You’ don’t see many art galleries amidst the relentless array of shops, restaurants and bars in the Meatpacking District. (You don’t see many butchers, either, but that’s another story.)
So score one for the Shop at the Standard High Line NYC. This amusingly curated emporia sells hotel requisites like toothpaste, contact lens solution and magazines (a blend of American and foreign) but also showcases the work of contemporary artists. Besides stocking the shop with art that doesn’t cost a fortune – artist Ryan McGinness produced a deck of cards — featured participants paint the windows.
Window art means the artist has to show up to put brush – or marker – to glass. We chanced by the Standard on Wednesday just as Tomoko Sugimoto, a Brooklyn artist and illustrator by way of Tokyo, was transforming the windows for her show “Through the Looking-Glass, and What I Found There,” on view through January 2013.
Sugimoto’s round little canvases feature delicate acrylic renderings of girlish (and boyish) figures falling, falling, falling, like Alice, and looking vaguely ecstatic at the prospect. Indeed, flip the images around and her figures look like they’re jumping for joy. A wooden embroidery hoop frames each canvas, a nod at the sunburst — or rabbit hole — of embroidered gold threads and a wink, it seems, at the current crafts movement. You can take one of these clever originals home for $380.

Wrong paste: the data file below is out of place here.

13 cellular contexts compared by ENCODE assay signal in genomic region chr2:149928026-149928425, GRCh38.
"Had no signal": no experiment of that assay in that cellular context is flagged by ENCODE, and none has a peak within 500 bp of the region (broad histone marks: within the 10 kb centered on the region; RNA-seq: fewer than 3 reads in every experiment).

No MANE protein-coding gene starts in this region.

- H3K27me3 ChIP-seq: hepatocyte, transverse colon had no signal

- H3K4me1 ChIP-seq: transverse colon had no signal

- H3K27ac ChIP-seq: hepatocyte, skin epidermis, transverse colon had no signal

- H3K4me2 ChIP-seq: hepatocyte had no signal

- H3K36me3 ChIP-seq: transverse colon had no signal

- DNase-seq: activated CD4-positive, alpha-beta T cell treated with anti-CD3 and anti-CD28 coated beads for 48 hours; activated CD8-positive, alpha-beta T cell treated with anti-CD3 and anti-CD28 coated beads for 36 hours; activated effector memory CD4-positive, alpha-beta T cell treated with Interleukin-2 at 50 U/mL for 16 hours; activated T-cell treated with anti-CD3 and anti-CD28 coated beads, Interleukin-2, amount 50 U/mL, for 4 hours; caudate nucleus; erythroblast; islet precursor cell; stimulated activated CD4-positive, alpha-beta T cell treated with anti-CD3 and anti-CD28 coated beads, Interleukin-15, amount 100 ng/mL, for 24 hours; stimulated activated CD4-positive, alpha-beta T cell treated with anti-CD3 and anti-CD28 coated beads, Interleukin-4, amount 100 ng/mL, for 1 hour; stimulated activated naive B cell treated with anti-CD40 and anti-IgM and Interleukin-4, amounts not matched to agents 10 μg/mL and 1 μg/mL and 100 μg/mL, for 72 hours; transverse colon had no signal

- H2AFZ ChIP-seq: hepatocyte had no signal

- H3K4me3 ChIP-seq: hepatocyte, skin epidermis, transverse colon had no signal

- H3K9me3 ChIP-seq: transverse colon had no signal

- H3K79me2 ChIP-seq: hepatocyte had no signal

Sugimoto’s cartoon-inflected figures cascade over the shop windows. We watched her apply paper mock-ups with tape and outline them onto the glass in black. After batting away a holiday snowflake suspended in the window directly in her path, Sugimoto politely asked if the offending decoration could be temporary removed. It was, and she got back to work.
Sugimoto studied art in Tokyo at Musahino Art University before moving to New York and earning a masters degree at the School of Visual Arts. For over a decade she has worked as painting director at the studio of Takashi Murakami, the international contemporary artist famed for audaciously blending the lines between art and commerce (he collaborated with Marc Jacobs to create bags for Louis Vuitton but is also known for his Superflat theory of painting rooted in Japanese art history).
In addition to paintings, Sugimoto creates whimsical box collages. Her work has been shown in galleries in Tokyo, Miami and New York. Add a smart New York hotel shop her resume.